With Apicius the mold was set. Even our more contemporary food writers were unusually privileged, if not as lavishly so. M.F.K. Fisher’s father owned newspapers. Elizabeth David was a debutante whose family had enriched themselves through land speculation and coal mining. Harold McGee studied at Yale with Harold Bloom.

Yet alongside those more privileged sorts were many writers from more unassuming backgrounds. Indeed, after five years of writing The Austerity Kitchen, my blog about alimentary culture and history, it’s hard to escape the conclusion that some of the best food writing (in the United States, at least) appeared right after the second World War, when a robust economy coupled with increased social mobility enabled more people to contribute to the genre.

A look at the biographies of the genre’s more esteemed contributors reveals as much. Take Clementine Paddleford, for example. The daughter of a Kansas farmer, Paddleford graduated in 1921 with a degree in industrial journalism. She went on to edit a women’s farm journal before moving to New York. There she would flourish, becoming the food editor of the New York Herald, the newspaper that writer Mark Singer called “the best written and best edited and, except on lousy days, the most fun.” Paddleford wrote for other publications too, and to gather material for her work she flew a Piper Cub around the country to report on America’s regional cuisines. Along the way she transformed writing about food into legitimate journalism.

Many of Paddleford’s food-writing contemporaries were just as varied. Though Calvin Trillin was a Yale grad, he was also a product of Kansas City public schools. Craig Claiborne used his G.I. Bill benefits to attend the École hôtelière de Lausanne in Switzerland. Waverley Root, newspaper man from Providence, Rhode Island, leveraged his position as a foreign correspondent to report on Europe’s finest cuisines.

But the robust and vibrant food writing culture of the last seventy years or so has, at least so far, been the exception. A look at the state of food writing in the centuries that preceded it betrays as much. The figure of Apicius dominated for quite a long time. After the long dark age that followed the sacking of all those well-stocked Roman larders, food writing, like almost all literature, remained a genre of the privileged. Indeed, it appeared largely in the form of royal cookbooks that documented the pleasures of the rich.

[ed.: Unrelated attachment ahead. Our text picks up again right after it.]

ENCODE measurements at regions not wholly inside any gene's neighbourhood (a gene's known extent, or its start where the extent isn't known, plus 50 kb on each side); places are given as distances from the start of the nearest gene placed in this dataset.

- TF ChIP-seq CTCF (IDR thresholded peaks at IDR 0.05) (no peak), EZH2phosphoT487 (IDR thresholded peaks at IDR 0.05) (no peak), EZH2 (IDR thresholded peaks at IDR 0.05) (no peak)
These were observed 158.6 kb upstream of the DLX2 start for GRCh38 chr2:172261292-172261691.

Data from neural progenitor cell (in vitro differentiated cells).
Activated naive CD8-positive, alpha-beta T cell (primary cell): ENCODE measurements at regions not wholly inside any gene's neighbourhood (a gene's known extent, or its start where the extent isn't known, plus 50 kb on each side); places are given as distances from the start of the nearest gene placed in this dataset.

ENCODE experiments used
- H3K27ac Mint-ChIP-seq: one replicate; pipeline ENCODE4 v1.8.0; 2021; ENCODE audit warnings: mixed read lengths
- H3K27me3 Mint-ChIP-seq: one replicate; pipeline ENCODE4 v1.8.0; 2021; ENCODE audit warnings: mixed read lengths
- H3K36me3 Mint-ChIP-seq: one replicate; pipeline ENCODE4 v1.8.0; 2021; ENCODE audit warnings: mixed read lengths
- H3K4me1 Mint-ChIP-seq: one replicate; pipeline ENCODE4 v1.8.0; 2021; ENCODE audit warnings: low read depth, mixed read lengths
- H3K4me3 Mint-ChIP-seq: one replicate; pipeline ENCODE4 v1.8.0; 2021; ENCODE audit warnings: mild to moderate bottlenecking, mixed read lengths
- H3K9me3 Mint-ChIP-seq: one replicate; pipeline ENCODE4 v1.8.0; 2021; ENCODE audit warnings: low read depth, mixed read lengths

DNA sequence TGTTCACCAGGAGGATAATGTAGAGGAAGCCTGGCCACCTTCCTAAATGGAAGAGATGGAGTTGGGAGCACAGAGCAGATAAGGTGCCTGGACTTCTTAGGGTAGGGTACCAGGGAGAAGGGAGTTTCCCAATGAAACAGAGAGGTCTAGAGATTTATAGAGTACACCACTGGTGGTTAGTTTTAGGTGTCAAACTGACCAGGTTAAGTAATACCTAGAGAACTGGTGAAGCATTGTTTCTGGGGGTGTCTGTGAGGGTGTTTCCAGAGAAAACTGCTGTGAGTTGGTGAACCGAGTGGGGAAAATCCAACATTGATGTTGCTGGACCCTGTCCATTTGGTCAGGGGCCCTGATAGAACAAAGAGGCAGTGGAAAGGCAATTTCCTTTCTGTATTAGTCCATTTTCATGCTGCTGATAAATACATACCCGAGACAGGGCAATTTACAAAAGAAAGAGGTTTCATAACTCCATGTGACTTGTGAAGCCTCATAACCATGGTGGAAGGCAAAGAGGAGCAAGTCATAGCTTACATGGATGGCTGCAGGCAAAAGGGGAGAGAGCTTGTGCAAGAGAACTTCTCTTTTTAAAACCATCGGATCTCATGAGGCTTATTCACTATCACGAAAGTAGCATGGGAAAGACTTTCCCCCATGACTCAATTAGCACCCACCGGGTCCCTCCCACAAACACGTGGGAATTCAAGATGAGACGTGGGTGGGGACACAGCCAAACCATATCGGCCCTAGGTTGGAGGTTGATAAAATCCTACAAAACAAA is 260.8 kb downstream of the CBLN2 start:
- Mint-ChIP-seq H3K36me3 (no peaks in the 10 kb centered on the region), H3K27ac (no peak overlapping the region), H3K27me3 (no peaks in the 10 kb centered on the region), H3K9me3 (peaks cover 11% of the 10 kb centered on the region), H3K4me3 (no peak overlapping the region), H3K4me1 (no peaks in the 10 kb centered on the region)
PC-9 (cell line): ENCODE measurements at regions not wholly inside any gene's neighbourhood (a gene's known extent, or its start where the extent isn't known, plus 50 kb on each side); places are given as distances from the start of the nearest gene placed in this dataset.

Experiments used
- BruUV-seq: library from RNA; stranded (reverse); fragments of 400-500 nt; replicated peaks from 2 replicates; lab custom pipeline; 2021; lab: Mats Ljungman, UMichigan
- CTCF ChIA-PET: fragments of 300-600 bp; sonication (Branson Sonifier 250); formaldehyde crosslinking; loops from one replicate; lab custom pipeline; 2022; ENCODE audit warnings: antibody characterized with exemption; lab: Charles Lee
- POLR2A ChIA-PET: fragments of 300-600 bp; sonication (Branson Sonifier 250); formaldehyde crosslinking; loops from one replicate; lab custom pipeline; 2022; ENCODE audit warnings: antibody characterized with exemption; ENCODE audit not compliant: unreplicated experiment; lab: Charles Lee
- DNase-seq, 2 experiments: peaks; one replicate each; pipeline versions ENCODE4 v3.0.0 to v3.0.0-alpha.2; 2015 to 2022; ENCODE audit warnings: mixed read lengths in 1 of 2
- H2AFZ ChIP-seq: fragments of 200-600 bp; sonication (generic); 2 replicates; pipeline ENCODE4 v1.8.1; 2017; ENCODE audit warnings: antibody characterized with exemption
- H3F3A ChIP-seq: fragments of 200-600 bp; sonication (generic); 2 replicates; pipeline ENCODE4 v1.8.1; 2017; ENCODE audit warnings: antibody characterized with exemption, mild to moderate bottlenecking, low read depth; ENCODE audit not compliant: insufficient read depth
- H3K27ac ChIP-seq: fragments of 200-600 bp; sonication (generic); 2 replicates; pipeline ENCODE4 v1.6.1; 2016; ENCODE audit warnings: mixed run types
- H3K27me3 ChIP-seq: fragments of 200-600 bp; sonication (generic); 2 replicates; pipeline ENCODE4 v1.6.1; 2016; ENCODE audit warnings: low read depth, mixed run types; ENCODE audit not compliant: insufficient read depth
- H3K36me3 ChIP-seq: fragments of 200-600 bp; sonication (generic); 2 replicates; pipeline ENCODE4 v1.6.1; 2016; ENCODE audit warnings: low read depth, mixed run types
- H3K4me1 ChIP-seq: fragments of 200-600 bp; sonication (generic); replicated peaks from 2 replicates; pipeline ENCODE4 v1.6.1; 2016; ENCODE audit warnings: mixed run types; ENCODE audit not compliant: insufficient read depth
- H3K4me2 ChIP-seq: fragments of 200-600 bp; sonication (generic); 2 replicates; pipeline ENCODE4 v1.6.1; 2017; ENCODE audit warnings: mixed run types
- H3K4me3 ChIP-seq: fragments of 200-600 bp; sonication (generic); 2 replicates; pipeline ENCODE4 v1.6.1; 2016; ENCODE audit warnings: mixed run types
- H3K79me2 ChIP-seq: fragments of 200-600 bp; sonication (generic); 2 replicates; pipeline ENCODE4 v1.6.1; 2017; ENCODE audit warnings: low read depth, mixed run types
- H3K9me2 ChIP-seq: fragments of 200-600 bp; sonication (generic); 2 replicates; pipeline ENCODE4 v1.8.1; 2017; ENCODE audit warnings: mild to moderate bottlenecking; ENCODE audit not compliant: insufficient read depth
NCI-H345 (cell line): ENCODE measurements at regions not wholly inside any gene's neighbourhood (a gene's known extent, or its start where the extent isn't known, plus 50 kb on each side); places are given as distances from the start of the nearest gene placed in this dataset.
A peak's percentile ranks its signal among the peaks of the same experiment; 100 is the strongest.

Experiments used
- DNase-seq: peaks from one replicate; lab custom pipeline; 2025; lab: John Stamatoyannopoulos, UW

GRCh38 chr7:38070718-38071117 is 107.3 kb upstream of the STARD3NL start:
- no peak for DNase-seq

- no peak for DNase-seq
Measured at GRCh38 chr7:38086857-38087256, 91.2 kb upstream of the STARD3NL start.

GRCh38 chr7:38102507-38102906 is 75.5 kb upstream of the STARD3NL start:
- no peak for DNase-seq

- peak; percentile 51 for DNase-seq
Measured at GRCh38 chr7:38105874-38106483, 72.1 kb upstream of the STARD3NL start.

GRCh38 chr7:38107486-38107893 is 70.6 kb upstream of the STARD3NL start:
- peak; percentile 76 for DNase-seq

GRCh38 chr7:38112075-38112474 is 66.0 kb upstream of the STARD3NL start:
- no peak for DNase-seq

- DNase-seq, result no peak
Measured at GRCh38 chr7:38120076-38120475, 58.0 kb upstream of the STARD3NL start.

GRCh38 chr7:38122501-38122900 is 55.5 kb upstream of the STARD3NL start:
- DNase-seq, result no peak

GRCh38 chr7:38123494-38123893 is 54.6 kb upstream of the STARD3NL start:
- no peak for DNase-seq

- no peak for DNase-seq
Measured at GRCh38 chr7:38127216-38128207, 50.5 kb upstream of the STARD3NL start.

The authors of these cookbooks were, unsurprisingly, rich, too. In fourteenth century France, we see the flamboyant and wealthy Guillaume Tirel, otherwise known as Taillevent, compile The Victualler (Le viandier) to showcase the gustatory prowess of the first Valois kings at a time when their royal prerogative was crumbling. For his lavish descriptions of sauced lampreys and hare ragouts he was generously rewarded. While the shopkeepers of Paris groaned under onerous taxes, Taillevent accumulated ever more wealth and property. Eventually he rose to the rank of squire, his coat of arms featuring three cooking pots.

Boasting about meals seemed the perfect way of displaying power. More cookbooks appeared, all celebrating the meals of the wealthy and powerful. In 1390 the unnamed master cooks of England’s King Richard III published The Forme of Cury. Like its model, The Victualler, it features detailed descriptions of lavish dishes—almond-and-saffron mush, creamed meat and fish—as well as dishes in the shape of castles and other fanciful designs. The range of ingredients alone is impressive. Many recipes assume the reader’s pantry is well-stocked with numerous herbs and vegetables, as well as pigeons, cranes, peacocks, cygnets, rails, snipes, gulls, teals, oxen, mutton, beef, kid, deer, pork, porpoise, haddock, rays, loach, gurnards, gudgeons, crabs, carp, and whelks. Of course, only a king and his wealthy lieges could afford such ingredients.

Slowly but surely, things began to change. In the burgeoning cities of Europe, a growing middle class fell captive to the allure of food writing, and we begin to see writers of a less aristocratic heritage contribute to the genre. Sometime between June 1392 and September 1394 an elderly and wealthy townsman wrote Le Ménagier de Paris, a compendium of recipes, essays on food, and writings on other domestic matters which he intended for his fifteen-year-old bride. Between its covers is found advice on how to run a household, keep a garden, cook tasty dishes, and sexually satisfy a husband—all the worldly concerns of an emergent middle class.